You may need to share aircraft with multiple fires and allotted a small “window of opportunity” to accomplish all of your planned missions.
  • Aircraft fuel is a critical consideration. Amounts must be closely monitored and future needs anticipated. Temporary fuel sites are often established at staging areas where commercial fuel is not available.
    Nothing will shut down an operation faster than running out of fuel.
  • Long daylight hours allow for extensive flying, 24 hours frequently. Double crewing on medium helicopters is common.
    Density altitude is not usually a factor due to low temps and low elevation. Load calculations, manifesting and safety measures are required within the guidelines of the IHOG.
  • In boggy areas, log decks may need to be built. Use spruce. Make sure that the deck is large enough and strong enough for the intended use. (Rely on local expertise) Remove decks before demobe.
  • Communications:
    Permanent communication systems (phones, teletype, radio, fax. computers) are located at field stations.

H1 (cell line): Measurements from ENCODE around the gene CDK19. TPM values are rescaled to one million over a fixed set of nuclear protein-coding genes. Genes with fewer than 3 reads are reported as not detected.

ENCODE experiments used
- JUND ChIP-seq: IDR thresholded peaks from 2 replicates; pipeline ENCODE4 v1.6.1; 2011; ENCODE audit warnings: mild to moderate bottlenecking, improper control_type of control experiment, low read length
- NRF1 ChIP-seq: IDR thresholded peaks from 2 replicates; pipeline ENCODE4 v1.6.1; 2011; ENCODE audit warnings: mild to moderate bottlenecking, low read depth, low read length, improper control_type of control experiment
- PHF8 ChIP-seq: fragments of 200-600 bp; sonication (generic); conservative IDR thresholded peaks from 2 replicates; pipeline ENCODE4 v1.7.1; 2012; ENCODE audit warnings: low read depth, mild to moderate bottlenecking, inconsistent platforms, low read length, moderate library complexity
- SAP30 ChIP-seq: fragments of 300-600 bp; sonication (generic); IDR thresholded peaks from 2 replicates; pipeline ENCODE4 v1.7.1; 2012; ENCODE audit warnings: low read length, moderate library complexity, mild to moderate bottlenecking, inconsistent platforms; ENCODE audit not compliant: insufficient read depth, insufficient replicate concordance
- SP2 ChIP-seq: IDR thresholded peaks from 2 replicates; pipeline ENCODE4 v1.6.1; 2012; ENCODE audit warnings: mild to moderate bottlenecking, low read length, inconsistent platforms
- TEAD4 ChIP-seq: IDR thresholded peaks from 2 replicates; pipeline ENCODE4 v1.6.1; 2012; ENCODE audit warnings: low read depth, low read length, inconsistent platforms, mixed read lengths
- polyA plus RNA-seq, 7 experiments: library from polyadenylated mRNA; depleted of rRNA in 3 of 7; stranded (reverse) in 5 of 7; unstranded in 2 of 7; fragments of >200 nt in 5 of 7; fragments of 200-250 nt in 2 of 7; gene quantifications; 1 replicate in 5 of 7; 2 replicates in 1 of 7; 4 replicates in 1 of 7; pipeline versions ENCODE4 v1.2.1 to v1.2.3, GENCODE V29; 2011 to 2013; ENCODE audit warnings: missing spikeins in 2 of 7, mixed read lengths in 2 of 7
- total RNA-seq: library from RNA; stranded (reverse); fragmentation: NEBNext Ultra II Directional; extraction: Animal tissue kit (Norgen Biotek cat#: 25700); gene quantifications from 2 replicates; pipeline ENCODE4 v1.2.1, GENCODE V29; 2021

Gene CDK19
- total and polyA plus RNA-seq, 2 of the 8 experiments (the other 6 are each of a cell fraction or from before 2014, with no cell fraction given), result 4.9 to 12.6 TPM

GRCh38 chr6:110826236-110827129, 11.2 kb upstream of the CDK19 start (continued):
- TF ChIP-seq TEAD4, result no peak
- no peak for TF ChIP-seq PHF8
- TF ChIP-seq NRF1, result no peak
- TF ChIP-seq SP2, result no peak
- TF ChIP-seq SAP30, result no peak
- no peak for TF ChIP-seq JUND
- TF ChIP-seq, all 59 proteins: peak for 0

Basic in field communications are King radios.
  • Radio frequencies are often referred to by a color code. Colors and frequencies are listed in the Alaska Handy Dandy.
  • Satellite phone systems with telephone and data capability are sometimes available. Iridium phones may also be requested on an incident.
    Cell phone coverage levels are expanding in Alaska, but at this time are limited to more populated areas.
  • Distances and landforms cause holes in the commo network. Repeaters and mountain tops links are installed when needed.
    Larsen antennae are available through the warehouse system. They are portable and often a simple to solution to a commo problem.
  • Fires in remote areas are given daily fly-bys with detection or other aircraft. This may be the only contact for placing orders, night reports, demobe information or getting medical assistance, etc.
    A personal locator beacon (PLB) may be helpful for emergencies in locations with poor communications. A limited number of PLB’s are available within the warehouse system.
  • Medical Considerations:
    The Fire Medic Program can provide emergency and non-emergency on-incident medical care.
    When personnel numbers on an incident exceed 100 it is recommended that you order a fire medic kit with medic.
    Additional medics (and kits) can be ordered for additional personnel.
    The Alaska Smokejumpers also have an EMT program that can provide aerial delivery of EMT’s.